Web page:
Medical Intelligence

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Medical Intelligence

Book excerpt

By: Robert S. Anderson

Date: 1969

Source: Robert S. Anderson, COL. MC. Preventive Medicine in World War II, Volume IX. Washington, D.C.: Office of the Surgeon General: U.S. Army, 1969.

About the Author: Robert S. Anderson attained the rank of colonel in the United States Army Medical Corps. He served as the Director of Historical Unit of the Medical Service Corps during the 1960s.


As defined in the Military Intelligence Professional Bulletin, medical intelligence is that category of intelligence resulting from the collection, evaluation, analysis, and interpretation of foreign medical, biotechnological, and environmental information that is of interest to strategic and military medical planning. The Armed Forces Medical Intelligence Center (AFMIC) is a "field production activity" of the Defense Intelligence Agency. The AFMIC is housed at Fort Detrick, located in Frederick, Maryland. Its mission is a very broad one, extending from assessment and evaluation of bioterrorism capabilities of extremist groups, known terrorists, and foreign governments, to medical and environmental conditions for troops deployed worldwide, to global surveillance of infectious diseases, to anticipated medical needs for American troops as well as refugees, detainees, and potential prisoners of war worldwide, to potential biological and environmental hazards in military theaters, to cooperative efforts with world health agencies aimed at sharing of disease and potential bioterrorism surveillance information. Within the armed forces, the data gathered by medical intelligence efforts is used in many ways, among the most salient of which involve pre-planning of medical needs, and making advance preparations in an effort to anticipate probable strategic responses "on the ground" when troops are to be deployed to a specific area. In many ways, the process of gathering and utilizing medical intelligence data is akin to risk management in the civilian sector.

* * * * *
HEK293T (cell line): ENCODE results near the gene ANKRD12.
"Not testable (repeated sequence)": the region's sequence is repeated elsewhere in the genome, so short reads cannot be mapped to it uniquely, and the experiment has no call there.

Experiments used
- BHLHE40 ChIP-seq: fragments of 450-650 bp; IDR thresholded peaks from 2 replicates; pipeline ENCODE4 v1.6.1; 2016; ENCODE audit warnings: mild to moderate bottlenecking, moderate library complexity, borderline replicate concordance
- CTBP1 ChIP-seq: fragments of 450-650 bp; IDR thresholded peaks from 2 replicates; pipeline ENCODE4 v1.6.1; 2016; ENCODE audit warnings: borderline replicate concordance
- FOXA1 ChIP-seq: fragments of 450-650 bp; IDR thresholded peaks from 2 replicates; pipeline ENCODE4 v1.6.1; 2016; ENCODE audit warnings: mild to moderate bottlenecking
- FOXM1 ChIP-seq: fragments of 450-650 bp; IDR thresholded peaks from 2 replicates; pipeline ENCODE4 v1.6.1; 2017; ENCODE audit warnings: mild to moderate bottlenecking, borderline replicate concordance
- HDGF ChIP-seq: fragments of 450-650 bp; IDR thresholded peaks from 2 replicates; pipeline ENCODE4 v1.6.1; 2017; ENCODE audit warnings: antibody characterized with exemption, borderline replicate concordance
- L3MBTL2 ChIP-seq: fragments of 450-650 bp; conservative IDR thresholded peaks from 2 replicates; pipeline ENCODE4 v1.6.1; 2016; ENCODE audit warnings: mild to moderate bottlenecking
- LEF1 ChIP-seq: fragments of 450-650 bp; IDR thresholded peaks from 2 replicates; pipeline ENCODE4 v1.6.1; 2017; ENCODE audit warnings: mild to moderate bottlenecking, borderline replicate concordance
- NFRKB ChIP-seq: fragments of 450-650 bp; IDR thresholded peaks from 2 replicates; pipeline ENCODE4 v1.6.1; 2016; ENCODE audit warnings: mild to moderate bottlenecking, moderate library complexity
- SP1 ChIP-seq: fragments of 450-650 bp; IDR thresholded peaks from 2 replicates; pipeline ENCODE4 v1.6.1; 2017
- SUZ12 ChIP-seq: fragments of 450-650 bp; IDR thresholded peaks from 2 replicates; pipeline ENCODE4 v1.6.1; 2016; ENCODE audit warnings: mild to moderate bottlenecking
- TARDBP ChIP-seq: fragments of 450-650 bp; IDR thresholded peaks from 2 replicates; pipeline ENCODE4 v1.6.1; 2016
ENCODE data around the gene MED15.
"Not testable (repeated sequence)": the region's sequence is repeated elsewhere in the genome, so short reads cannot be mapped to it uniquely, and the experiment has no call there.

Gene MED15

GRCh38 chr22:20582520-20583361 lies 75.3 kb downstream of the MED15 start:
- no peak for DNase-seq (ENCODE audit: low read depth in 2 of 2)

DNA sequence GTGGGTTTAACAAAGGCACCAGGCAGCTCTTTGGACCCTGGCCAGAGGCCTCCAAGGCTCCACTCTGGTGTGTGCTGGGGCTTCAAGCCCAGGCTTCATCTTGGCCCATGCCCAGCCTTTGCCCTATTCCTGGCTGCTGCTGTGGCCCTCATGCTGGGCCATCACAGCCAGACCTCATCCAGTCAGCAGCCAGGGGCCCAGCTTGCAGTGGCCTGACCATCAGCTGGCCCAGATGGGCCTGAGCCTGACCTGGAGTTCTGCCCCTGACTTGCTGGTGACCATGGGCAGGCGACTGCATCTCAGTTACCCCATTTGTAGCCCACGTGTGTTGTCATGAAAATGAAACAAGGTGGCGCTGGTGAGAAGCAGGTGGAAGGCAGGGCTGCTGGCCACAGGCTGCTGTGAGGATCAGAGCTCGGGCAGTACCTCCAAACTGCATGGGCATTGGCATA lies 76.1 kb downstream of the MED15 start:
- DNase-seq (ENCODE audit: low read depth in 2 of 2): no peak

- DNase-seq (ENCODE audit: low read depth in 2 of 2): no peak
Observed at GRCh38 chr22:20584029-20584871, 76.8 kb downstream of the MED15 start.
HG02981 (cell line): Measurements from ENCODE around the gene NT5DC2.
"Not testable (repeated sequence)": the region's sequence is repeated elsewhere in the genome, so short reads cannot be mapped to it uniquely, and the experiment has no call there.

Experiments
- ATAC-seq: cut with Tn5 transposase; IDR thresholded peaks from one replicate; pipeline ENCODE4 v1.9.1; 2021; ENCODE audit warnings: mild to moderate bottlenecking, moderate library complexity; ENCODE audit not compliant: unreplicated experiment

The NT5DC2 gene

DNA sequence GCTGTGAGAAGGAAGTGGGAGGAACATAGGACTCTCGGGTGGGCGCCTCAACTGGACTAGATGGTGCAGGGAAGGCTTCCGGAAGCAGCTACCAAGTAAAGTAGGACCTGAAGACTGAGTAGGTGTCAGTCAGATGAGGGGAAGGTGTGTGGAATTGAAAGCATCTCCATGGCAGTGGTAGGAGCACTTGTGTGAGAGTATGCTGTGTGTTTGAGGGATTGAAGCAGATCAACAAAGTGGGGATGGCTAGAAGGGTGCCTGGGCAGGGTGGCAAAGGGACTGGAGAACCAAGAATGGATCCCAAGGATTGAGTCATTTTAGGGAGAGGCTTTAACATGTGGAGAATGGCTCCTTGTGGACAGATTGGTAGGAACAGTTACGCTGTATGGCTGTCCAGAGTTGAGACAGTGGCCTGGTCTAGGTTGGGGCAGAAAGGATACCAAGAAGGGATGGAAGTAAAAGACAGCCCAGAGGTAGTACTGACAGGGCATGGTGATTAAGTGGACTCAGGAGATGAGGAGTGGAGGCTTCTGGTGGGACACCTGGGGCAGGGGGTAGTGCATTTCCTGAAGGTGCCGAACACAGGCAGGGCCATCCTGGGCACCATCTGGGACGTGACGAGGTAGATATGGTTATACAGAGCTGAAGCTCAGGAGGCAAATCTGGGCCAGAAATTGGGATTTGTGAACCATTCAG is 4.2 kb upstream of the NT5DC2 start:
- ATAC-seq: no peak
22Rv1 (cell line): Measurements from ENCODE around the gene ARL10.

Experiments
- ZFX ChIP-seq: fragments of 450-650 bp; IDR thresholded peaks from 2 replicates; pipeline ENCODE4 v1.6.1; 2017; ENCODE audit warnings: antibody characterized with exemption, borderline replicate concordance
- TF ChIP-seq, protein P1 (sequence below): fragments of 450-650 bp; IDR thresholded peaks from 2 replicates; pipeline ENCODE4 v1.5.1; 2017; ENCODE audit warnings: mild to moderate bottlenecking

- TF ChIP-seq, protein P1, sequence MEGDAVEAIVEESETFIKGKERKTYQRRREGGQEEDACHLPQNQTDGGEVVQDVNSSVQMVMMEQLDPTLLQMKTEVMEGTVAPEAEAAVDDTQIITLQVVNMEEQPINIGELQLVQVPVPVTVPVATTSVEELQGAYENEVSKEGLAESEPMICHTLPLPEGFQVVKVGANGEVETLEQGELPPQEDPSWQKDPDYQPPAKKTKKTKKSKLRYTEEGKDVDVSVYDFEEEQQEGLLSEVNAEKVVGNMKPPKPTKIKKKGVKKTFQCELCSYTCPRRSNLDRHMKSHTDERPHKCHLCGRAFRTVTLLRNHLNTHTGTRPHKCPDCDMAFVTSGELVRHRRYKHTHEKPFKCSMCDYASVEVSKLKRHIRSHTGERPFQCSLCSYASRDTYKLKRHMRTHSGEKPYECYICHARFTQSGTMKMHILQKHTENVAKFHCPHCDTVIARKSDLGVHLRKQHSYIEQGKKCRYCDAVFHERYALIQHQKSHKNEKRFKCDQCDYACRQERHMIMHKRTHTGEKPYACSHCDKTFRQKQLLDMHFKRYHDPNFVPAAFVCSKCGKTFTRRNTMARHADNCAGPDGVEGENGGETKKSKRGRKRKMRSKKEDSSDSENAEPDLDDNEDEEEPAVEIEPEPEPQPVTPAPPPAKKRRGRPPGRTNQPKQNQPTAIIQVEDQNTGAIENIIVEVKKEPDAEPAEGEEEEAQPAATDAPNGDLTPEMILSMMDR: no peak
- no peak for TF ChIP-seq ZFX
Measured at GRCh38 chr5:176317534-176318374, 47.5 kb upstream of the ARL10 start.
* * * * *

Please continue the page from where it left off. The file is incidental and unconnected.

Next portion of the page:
For the past thirty or forty years, most of the military actions in which American military forces have been locally involved (troops stationed in the immediate area) have been markedly different in terms of terrain, culture, environment, sanitary and hygiene systems, medical and health concerns (endemic diseases) and biohazards, than the United States. By having medical intelligence about local conditions likely to be encountered, it is possible for the military planners to create the most realistic and appropriate possible infrastructure, in order to enhance the efficiency of the military action. As well, military intelligence can be utilized to create a series of potential scenarios for use in potential disaster or emergency response situations, such as anticipation of possible homeland terrorist acts, or planning adequate responses to natural disasters such as floods or hurricanes.